Two weeks ago, our nation entered into the reality of life in the age of COVID-19. Regardless of where you got your information, there was a noticeable shift in our collective attention to the severity of what Asia and Europe had already come face-to-face with. Within the scope of three days, conferences were cancelled, stadiums emptied, churches went virtual and schools began to close. Living in New York, we were (and are) literally on the front lines of this pandemic. I remember heading to the grocery store two Thursdays ago to get a few more items that we missed on our previous “preparedness run.” The lines, crowds and overflowing carts felt like the day before Thanksgiving collided with a classic Northeastern “Snowpocalypse.” Come Monday, countless companies and agencies scrambled to get their workforce remote-ready “out of an abundance of caution.” If your experience was anything like mine, week one of “Social Distancing” was disorienting, disruptive and filled with anxiety.
Welcome to the middle of week two.
One of my colleagues asked me if it was silly to invest all of this time and energy into developing remote working capabilities and attending countless webinars on the subjects of mental health, COVID-19 and innovative ways of sustaining and thriving in this new environment. Afterall, she argued, we could be back to “normal” in four weeks or so. Perhaps. But probably not. I’ve struggled with how to adjust, however temporary, to what we all are experiencing. I’ve felt anxiety like I never have before. I’ve caught myself standing in the middle of my living room unsure of what to do and where to move. I’ve sat down at the end of a long day and felt like weeping.
Welcome to collective grief.
I’ve been thinking about all of the things that we’ve “lost” – social connections that we under-valued, a sense of security that was over-estimated and the luxury of stability in a world that we can’t control. I’ve not only seen others go through the range of emotions that often accompany death, I’ve experienced many of them myself. I think it’s fair to say that something (and for many someone) has been taken away from us with what feels like little to no warning. Just like with death, we eventually get back to the business of living…but we are changed.
Welcome to now.
Wherever you are emotionally at this moment is where you need to be. You may hate it. You may think its unfair. You may think everyone else is overreacting. You may be scared shitless. Own your emotions – but let others own theirs, too. Pay attention to yourself and pay attention to those close to you. You may be that person who laughs at funerals but right now you also need to be the person whose shoulder gets wet from your sister’s tears. We all can be both what we need for ourselves and what others need from us. Once you’re ready to move on to a different understanding and experience of this current reality you will.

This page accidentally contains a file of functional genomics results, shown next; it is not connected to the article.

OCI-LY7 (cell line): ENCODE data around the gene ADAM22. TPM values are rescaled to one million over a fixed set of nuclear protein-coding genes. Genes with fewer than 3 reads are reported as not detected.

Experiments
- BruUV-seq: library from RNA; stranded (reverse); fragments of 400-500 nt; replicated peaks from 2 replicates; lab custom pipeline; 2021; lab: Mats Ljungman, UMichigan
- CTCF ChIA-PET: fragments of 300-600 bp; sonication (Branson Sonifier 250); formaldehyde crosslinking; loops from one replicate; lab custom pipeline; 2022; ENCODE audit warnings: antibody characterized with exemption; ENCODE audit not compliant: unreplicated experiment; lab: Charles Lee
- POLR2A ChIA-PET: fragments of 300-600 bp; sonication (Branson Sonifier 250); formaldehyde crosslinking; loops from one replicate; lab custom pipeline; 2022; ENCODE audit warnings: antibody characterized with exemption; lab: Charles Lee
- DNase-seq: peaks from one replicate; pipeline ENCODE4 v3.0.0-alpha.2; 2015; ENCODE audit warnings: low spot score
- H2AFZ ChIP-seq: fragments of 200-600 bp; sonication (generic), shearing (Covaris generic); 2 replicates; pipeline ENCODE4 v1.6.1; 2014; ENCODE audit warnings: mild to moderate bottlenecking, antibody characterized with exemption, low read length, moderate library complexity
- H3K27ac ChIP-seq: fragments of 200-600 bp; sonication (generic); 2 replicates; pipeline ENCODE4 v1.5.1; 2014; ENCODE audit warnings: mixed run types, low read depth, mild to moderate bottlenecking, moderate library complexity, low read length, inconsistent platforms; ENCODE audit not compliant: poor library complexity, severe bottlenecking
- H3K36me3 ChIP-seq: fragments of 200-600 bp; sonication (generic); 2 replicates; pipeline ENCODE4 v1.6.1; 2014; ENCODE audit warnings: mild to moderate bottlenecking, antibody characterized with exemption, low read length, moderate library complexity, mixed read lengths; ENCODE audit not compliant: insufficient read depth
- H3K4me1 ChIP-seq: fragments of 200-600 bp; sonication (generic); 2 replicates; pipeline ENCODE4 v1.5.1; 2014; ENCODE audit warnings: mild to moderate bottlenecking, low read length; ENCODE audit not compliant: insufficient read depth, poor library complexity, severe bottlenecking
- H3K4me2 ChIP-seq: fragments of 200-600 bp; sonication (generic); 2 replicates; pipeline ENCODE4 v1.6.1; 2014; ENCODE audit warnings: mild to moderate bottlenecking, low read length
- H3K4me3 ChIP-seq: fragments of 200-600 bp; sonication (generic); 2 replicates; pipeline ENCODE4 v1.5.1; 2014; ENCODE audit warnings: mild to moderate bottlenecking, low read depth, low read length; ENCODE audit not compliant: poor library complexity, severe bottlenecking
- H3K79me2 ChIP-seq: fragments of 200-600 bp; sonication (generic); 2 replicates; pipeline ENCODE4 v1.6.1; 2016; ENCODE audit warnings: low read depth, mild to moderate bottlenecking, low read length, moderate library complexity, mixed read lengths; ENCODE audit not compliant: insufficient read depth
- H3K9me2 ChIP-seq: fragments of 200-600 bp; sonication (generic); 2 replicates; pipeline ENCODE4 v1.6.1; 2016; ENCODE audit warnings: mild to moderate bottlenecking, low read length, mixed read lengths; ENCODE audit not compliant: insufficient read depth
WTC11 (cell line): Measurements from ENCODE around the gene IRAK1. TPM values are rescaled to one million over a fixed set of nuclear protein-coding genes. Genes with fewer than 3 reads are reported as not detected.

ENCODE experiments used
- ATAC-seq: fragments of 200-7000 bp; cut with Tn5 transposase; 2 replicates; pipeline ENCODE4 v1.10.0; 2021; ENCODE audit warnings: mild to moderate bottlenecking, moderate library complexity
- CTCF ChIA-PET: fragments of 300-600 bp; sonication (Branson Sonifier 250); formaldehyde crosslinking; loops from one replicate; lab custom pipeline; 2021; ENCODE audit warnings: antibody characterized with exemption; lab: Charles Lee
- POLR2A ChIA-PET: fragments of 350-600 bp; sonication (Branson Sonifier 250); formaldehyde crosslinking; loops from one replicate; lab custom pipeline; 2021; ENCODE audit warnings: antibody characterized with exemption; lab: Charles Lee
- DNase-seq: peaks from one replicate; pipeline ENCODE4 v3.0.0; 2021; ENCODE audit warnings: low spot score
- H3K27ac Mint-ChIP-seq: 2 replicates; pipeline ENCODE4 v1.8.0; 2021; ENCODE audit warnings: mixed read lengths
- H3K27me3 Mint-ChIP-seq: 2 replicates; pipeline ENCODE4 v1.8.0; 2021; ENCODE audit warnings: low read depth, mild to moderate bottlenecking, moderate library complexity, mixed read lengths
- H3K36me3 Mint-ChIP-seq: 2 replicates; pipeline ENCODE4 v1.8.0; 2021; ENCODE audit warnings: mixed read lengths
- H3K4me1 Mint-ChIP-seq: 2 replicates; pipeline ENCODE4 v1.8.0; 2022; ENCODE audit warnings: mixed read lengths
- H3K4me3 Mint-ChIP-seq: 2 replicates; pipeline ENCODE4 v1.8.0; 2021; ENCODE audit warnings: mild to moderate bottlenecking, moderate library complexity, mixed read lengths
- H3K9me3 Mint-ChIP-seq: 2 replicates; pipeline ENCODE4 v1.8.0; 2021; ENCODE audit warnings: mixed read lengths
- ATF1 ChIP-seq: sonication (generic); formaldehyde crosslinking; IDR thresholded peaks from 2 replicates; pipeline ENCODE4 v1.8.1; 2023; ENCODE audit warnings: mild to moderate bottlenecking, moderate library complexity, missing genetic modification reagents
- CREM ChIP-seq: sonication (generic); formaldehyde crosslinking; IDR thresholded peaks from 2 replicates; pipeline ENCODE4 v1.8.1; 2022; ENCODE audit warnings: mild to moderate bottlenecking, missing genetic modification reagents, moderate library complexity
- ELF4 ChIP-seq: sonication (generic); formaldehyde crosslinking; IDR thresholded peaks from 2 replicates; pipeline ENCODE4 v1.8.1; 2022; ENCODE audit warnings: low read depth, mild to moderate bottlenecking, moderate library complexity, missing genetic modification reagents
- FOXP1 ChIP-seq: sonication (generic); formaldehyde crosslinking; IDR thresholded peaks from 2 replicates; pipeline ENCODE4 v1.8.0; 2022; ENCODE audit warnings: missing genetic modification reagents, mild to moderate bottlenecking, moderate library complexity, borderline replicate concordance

I have to confess a secret pleasure of mine: listening to or watching TV/music/news that are polar opposites from my political/social/religious views. I like to consider it a personal form of schadenfreude. My favorite form of self-inflicted outrage comes from the conservative Christian enclave...most recently "The Message" station on Sirius Radio.
Driving home after a exhausting weekend I needed something that would keep me alert for the final ten minutes of the trip. "I know, let's listen to contemporary Christian music...that will get me going!" I said to myself. Lo and behold was dear Amy Grant singing "Don't Try So Hard."
Now before anyone dismisses this as a religious-themed post, I ask you to stay with me, gentle reader.
The song, "Don't Try So Hard" (lyrics here), basically is a typical me-centered approach to God, salvation and our struggles and doubts through our lives. But what got me - what really got me - was the refrain: "Don't try so hard." Yes, the song talks about being too hard on ourselves (for our transgressions, flaws etc.) but it's basically a dulcet manifesto to complacency.
As a therapist and musician - and as as human being - I have learned, first hand, that the things in life that matter require work...lots of work. To be told that we should just relax and let things be (don't try so hard) is disingenuous. Things that matter require work...and patience and love. None of us are born with an innate ability to accept ourselves and other for who they are (or aren't). None of us can simply silence the inner voices of self-doubt and fear that plague our thoughts and emotions every day. It takes work.
I'm not saying that everything in life should be a struggle. The important things, however, will require more than a simple laissez-faire attitude. Society tells us that we must be thin, toned and tanned...most of us aren't - it takes work to overcome those voices. Most of us measure our worth against magazine images and reality TV shows...never realizing that those images are anything but reality. We define love and worth in terms of material possessions and Facebook "likes"...failing to see that real human support and relationships surround us daily.
So I say life should be work...hard work. Make it matter. Care about it. So try...try hard - I'm sure Amy Grant did.
My thoughts and reactions to the world in which we live...completely biased and unfiltered.